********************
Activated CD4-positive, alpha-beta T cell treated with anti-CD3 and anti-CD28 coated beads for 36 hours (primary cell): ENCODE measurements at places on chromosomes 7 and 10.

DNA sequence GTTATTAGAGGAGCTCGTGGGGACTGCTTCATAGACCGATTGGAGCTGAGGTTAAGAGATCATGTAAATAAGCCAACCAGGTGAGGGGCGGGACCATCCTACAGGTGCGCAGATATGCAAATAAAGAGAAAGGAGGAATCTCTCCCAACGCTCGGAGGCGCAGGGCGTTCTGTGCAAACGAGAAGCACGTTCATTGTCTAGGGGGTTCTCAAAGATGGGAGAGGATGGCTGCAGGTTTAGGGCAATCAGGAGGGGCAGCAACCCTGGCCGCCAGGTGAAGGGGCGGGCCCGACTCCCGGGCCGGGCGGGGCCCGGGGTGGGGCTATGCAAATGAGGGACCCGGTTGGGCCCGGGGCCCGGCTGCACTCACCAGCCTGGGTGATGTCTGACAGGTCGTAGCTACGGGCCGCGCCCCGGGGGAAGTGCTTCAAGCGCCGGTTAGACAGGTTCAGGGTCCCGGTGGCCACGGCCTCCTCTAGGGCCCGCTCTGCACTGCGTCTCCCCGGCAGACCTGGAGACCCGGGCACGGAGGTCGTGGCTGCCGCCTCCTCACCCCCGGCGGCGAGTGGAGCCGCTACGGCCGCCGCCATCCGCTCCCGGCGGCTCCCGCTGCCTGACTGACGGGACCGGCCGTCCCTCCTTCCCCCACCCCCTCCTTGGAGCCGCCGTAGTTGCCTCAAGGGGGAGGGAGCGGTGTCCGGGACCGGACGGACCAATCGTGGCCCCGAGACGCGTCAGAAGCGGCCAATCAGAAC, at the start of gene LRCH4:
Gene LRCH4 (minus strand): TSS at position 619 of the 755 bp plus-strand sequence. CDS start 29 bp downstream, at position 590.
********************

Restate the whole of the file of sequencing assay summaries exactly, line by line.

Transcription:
Activated CD4-positive, alpha-beta T cell treated with anti-CD3 and anti-CD28 coated beads for 36 hours (primary cell): ENCODE measurements at places on chromosomes 7 and 10.

DNA sequence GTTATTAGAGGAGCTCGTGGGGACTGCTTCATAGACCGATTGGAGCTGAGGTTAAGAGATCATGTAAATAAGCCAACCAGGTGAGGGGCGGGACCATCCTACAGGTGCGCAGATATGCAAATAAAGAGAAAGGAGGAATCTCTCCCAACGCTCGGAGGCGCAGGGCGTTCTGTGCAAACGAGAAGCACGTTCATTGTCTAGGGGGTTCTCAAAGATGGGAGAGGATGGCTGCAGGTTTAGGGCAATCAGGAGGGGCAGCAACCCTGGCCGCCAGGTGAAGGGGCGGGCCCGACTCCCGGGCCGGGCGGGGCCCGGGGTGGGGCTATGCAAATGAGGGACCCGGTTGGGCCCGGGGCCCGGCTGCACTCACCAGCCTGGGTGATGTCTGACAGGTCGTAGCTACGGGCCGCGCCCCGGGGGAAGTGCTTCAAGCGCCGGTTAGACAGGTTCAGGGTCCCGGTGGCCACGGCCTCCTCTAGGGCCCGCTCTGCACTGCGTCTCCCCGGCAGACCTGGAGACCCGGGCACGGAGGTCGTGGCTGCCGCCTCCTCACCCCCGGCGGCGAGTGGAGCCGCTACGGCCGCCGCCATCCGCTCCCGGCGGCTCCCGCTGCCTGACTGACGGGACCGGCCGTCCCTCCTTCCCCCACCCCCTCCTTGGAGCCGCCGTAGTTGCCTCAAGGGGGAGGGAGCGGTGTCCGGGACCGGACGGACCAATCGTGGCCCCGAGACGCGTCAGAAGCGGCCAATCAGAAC, at the start of gene LRCH4:
Gene LRCH4 (minus strand): TSS at position 619 of the 755 bp plus-strand sequence. CDS start 29 bp downstream, at position 590.